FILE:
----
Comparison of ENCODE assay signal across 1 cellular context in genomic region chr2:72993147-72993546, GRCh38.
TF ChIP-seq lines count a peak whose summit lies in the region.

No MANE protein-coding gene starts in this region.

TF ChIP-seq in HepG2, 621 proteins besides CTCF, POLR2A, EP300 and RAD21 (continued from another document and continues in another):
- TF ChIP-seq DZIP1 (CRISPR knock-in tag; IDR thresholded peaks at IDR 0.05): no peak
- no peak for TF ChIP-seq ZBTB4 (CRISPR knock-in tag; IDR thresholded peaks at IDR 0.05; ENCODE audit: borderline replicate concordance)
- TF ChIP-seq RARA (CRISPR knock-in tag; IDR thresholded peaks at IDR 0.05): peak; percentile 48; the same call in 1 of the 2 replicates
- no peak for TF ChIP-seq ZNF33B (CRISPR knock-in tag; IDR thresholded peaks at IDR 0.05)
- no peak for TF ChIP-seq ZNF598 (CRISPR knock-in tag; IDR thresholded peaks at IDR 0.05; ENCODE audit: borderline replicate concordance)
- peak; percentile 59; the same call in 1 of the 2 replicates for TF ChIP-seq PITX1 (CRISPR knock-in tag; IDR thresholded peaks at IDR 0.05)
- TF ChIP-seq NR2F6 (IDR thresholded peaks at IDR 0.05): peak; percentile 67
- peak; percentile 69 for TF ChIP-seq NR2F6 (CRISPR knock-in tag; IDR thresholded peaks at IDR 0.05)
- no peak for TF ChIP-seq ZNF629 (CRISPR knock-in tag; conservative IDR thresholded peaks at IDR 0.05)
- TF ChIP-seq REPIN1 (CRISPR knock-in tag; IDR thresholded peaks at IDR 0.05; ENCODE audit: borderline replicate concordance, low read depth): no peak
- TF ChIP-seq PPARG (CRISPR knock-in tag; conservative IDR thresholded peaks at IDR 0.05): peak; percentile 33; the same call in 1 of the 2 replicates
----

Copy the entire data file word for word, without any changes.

Comparison of ENCODE assay signal across 1 cellular context in genomic region chr2:72993147-72993546, GRCh38.
TF ChIP-seq lines count a peak whose summit lies in the region.

No MANE protein-coding gene starts in this region.

TF ChIP-seq in HepG2, 621 proteins besides CTCF, POLR2A, EP300 and RAD21 (continued from another document and continues in another):
- TF ChIP-seq DZIP1 (CRISPR knock-in tag; IDR thresholded peaks at IDR 0.05): no peak
- no peak for TF ChIP-seq ZBTB4 (CRISPR knock-in tag; IDR thresholded peaks at IDR 0.05; ENCODE audit: borderline replicate concordance)
- TF ChIP-seq RARA (CRISPR knock-in tag; IDR thresholded peaks at IDR 0.05): peak; percentile 48; the same call in 1 of the 2 replicates
- no peak for TF ChIP-seq ZNF33B (CRISPR knock-in tag; IDR thresholded peaks at IDR 0.05)
- no peak for TF ChIP-seq ZNF598 (CRISPR knock-in tag; IDR thresholded peaks at IDR 0.05; ENCODE audit: borderline replicate concordance)
- peak; percentile 59; the same call in 1 of the 2 replicates for TF ChIP-seq PITX1 (CRISPR knock-in tag; IDR thresholded peaks at IDR 0.05)
- TF ChIP-seq NR2F6 (IDR thresholded peaks at IDR 0.05): peak; percentile 67
- peak; percentile 69 for TF ChIP-seq NR2F6 (CRISPR knock-in tag; IDR thresholded peaks at IDR 0.05)
- no peak for TF ChIP-seq ZNF629 (CRISPR knock-in tag; conservative IDR thresholded peaks at IDR 0.05)
- TF ChIP-seq REPIN1 (CRISPR knock-in tag; IDR thresholded peaks at IDR 0.05; ENCODE audit: borderline replicate concordance, low read depth): no peak
- TF ChIP-seq PPARG (CRISPR knock-in tag; conservative IDR thresholded peaks at IDR 0.05): peak; percentile 33; the same call in 1 of the 2 replicates